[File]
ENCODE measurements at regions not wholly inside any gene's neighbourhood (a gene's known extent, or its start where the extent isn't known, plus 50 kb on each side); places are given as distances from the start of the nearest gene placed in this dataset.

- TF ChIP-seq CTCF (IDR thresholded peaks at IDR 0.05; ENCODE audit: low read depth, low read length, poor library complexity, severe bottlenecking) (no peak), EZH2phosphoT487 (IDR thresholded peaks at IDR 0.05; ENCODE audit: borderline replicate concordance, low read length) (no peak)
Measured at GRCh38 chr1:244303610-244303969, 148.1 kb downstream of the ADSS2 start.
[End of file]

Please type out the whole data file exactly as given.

ENCODE measurements at regions not wholly inside any gene's neighbourhood (a gene's known extent, or its start where the extent isn't known, plus 50 kb on each side); places are given as distances from the start of the nearest gene placed in this dataset.

- TF ChIP-seq CTCF (IDR thresholded peaks at IDR 0.05; ENCODE audit: low read depth, low read length, poor library complexity, severe bottlenecking) (no peak), EZH2phosphoT487 (IDR thresholded peaks at IDR 0.05; ENCODE audit: borderline replicate concordance, low read length) (no peak)
Measured at GRCh38 chr1:244303610-244303969, 148.1 kb downstream of the ADSS2 start.